But federal officials and some state lawmakers remain deeply suspicious, and in recent weeks have tried to halt TIERS expansion. It’s not just the well-being of needy Texans at stake. If Hawkins sticks with the software and the project continues to fail, the state risks incurring federal sanctions and wasting even more taxpayer money.

Hawkins didn’t create the TIERS mess, but he has perpetuated it. HHSC set out to build its new computer system in 2000—three years before Hawkins took over the agency. It wanted to replace an aging system— antiquated, but it worked well enough—with gadget-heavy, Web-based software. The new system was supposed to be easy to use and handle every task a state worker could desire, from processing Medicaid applications to calculating how much food stamp money to pay out. HHSC hired Deloitte Consulting LLP to build the software. The project was botched from the beginning.

After three years, the state and its contractors launched a trial run of TIERS in two Central Texas counties, and they have yet to move much beyond the pilot program, which handles about 250,000 clients a month, according to HHSC. Goodman says HHSC successfully expanded TIERS to Williamson County last fall without hearing any complaints. But state workers in the pilot area have complained for years that the software takes far too long to process applications.

What’s given HHSC the greatest heartache is the system’s inability to maintain case histories—for example, how much a Medicaid provider was paid three years ago, or whether a food stamp recipient mistakenly received too much money, and if so, how much.

The lack of reliable case histories prevents auditors at the HHSC Office of Inspector General from investigating cases of Medicaid fraud and recovering overpayments. HHSC auditors haven’t pursued a single fraud investigation among the hundreds of thousands of cases handled by TIERS in 28 months. Similarly, they halted all inquiries into cases using TIERS in April 2005, according to a report last fall by the Texas State Auditor’s office.

Internal HHSC documents obtained by the Observer reveal the extent of the problem. For example, the HHSC Inspector General’s office believes, based on sample data, that TIERS is paying too much taxpayer money in the food stamp program. But without case histories, the auditors have no way to determine how much money mistakenly went out, and can’t recoup the overpayments. Goodman, the agency spokesperson, says the data are retrievable from TIERS, but the system has trouble putting the information into a format auditors can use.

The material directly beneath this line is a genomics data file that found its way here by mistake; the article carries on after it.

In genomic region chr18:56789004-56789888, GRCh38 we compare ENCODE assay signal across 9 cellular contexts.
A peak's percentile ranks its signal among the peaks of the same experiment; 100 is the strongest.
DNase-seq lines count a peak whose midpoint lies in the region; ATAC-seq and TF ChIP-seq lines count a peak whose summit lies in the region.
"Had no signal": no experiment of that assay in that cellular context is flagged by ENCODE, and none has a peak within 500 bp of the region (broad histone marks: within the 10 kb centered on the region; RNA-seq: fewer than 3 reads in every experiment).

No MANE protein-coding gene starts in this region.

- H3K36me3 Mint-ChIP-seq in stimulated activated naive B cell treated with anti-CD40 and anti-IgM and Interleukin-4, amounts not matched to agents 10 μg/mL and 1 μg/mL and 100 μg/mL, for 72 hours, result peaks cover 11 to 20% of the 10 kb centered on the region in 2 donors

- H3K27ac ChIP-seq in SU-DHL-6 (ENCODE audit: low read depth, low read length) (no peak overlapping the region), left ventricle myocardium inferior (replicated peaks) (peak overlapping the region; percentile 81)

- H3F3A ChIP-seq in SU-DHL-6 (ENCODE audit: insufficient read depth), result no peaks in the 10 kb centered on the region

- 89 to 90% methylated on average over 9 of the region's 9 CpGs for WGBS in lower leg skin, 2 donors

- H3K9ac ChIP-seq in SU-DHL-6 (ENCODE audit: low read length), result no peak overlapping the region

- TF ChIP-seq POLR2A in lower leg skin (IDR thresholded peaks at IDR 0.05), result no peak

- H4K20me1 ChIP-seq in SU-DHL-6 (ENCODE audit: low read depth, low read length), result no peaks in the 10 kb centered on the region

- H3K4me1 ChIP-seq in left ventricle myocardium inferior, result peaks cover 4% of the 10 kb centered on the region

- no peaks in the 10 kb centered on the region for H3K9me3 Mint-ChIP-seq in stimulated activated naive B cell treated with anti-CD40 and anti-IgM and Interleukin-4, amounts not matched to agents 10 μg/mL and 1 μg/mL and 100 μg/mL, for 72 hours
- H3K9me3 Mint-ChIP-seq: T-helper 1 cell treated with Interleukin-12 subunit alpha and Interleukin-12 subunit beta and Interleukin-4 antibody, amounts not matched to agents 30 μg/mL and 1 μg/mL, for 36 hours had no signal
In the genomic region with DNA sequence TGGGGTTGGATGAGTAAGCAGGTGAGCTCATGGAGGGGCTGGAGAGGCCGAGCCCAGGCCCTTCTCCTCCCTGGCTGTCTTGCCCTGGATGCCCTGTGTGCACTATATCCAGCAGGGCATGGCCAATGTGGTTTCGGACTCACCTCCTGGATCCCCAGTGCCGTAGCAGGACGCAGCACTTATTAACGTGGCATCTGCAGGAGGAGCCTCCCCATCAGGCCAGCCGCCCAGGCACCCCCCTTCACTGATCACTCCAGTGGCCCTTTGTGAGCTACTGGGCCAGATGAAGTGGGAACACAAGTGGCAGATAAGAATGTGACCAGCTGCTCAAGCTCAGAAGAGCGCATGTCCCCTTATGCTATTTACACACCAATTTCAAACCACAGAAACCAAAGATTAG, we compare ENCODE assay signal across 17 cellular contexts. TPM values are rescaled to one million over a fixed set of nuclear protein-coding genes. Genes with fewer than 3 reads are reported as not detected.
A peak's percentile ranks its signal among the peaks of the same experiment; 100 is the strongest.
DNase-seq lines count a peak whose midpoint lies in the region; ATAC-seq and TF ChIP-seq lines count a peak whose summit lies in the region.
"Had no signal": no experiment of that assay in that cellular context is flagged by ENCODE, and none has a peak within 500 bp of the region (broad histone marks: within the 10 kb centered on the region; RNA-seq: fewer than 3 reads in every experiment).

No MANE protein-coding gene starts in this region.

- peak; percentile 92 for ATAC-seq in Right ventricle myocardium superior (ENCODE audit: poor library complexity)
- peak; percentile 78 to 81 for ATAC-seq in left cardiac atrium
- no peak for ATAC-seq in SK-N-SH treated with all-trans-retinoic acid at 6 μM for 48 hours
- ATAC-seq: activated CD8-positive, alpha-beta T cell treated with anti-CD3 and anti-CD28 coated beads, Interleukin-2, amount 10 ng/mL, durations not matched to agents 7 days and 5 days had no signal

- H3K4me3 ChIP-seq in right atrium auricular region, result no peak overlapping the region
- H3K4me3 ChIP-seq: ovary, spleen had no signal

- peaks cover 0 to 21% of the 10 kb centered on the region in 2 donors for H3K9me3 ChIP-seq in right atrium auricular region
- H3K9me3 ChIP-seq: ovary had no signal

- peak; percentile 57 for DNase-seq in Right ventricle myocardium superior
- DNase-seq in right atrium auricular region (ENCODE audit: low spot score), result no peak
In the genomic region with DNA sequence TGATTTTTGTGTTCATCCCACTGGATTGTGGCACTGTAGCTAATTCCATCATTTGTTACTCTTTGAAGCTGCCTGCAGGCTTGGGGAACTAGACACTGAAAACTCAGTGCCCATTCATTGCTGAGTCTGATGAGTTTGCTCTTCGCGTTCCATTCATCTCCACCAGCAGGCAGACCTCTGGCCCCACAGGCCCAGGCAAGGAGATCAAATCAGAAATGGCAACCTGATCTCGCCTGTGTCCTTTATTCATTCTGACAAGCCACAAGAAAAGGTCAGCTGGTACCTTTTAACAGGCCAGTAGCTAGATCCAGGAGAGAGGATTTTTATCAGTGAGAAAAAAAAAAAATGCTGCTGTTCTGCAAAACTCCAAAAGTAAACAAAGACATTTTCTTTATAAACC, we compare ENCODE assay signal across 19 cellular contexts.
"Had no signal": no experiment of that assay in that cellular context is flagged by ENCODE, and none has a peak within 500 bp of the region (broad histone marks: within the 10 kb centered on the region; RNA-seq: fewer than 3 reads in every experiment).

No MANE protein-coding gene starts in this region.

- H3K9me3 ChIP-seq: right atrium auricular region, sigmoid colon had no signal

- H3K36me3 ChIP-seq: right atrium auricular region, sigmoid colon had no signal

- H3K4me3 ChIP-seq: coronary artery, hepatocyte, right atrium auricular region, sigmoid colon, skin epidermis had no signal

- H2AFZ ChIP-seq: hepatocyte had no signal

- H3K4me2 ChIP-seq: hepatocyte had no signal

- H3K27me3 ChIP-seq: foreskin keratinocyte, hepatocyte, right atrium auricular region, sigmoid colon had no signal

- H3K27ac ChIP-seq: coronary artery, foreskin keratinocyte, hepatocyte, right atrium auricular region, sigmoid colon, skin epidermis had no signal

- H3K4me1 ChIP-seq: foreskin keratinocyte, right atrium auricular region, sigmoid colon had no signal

The federal government requires the state to track and recoup overpayments in the food stamp program, and to conduct fraud investigations. HHSC’s inability to perform either task in the two counties using TIERS is not only wasting taxpayer money intended for needy Texans, but also violating federal law.

For three years, the feds and HHSC’s own auditors have nagged the agency to correct the software failings. In August 2005, HHSC auditors recommended three steps that might limit the continued waste of taxpayer money, including requiring a supervisor to review and approve any food stamp payments of more than $125. HHSC officials later assured federal officials the safeguards were in place as early as June 2005. That appears to have been untrue. HHSC auditors have found “no confirmation” of safeguards such as supervisor approval “anywhere in TIERS or otherwise,” according to an auditor’s memo last fall. HHSC’s Goodman says those safeguards were automated in late 2006 and the amount of overpayments issued by TIERS fell substantially.

Hawkins was well aware of the problems. He met personally with staff from the HHSC Inspector General's office on April 27, 2005, and again on September 29, 2005. At both meetings, auditors warned Hawkins that the agency’s auditors couldn’t track overpayments or investigate fraud in the TIERS data, according to a memo written by Garbarino last fall. Hawkins’ office didn’t respond to three interview requests for this story.

Hawkins moved ahead with an expansion of TIERS before the flaws were corrected. He decided to link the launch of the Accenture call center network in 2006 with an expansion of TIERS. Hawkins planned to roll out the call centers and TIERS statewide and simultaneously.